ID theft can happen to anyone, at any time. These resources can help you if you have become a victim or if you wish to learn more, so it's less likely to happen to you. As always, your credit union offers free support and assistance. Contact Financial Services for help.
Warning: Not all ID Theft sites on the web are safe. Some are designed to intentionally scam you.
Basic Tips to Protecting Your Money and Identity
- Trust your gut. If something doesn't feel right, it most likely is not.
- Have a question? Call your credit union.
- Not all websites are legitimate, although it appears to be safe, it may not be. Be careful where you click.
- Monitor your accounts -- daily, if possible, using It'sMe247 Online Banking and MoneyDesktop.
- Spot Fake Payments in Mailbox: AARP Article titled "Reality Check" by Sid Kirchheimer
Cyber ecurity and Your Smartphone
Students and ID theft
Young people, under the age of 25, are the fastest growing segment of the US population to have their identity stolen. Encourage the young people in your life to review their credit report for free.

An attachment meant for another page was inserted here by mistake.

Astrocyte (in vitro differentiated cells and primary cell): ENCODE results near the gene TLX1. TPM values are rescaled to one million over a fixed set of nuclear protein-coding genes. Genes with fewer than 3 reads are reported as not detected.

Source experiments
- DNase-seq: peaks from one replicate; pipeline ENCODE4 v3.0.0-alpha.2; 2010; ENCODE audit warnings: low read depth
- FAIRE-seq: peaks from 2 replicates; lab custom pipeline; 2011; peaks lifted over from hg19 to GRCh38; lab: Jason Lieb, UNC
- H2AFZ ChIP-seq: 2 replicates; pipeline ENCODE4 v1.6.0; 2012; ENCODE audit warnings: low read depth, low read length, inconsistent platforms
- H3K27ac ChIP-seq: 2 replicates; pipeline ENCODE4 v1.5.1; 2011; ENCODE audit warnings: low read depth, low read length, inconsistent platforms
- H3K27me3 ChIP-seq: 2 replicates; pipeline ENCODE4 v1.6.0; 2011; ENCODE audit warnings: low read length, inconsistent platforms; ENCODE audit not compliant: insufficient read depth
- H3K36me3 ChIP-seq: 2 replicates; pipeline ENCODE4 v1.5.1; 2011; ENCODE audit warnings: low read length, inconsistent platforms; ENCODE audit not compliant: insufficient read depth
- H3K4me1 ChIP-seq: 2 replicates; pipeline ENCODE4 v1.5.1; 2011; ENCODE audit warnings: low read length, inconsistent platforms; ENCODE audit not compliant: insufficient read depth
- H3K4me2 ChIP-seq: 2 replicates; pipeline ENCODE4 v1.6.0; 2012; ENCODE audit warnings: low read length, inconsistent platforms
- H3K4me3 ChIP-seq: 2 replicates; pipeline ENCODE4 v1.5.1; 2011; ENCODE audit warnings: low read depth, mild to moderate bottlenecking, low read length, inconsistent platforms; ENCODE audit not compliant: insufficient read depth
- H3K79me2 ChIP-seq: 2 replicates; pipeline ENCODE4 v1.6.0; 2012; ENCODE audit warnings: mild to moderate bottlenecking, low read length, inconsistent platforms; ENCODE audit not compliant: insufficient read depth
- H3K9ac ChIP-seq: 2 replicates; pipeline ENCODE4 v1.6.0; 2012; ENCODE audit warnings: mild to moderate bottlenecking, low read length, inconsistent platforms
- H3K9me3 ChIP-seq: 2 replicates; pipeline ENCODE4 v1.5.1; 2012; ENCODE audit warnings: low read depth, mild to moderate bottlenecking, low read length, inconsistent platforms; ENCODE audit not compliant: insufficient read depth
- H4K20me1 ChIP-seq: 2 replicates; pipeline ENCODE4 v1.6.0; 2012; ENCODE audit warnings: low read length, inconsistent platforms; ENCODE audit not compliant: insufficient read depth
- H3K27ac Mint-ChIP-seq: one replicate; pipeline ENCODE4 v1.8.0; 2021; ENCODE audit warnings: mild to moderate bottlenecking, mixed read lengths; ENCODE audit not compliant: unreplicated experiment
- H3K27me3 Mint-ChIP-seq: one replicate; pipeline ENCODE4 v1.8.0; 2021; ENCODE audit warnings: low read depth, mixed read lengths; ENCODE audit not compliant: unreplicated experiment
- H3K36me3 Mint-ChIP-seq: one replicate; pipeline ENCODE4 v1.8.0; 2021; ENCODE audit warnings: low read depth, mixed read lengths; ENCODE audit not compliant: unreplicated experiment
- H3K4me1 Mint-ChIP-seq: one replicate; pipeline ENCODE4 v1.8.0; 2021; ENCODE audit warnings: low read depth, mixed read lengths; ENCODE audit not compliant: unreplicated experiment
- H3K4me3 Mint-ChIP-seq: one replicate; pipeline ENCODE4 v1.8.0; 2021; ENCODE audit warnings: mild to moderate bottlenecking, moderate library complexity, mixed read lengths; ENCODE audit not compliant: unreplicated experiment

Cybersecurity While Traveling
Cybersecurity should not be limited to the home, office, or classroom. It is important to practice safe online behavior and secure Internet-enabled mobile devices whenever we travel, as well. The more you travel and access the internet on-the-go, the more risks you face. No one is exempt from the threat of cyber crime, but you can minimize your risk by following simple tips. Click here for more information.
Placing a Fraud Alert on Your Credit Report
"Taking Charge: What to do if Your Identity is Stolen" offers step-by-step instructions on how to place a fraud alert on your credit report.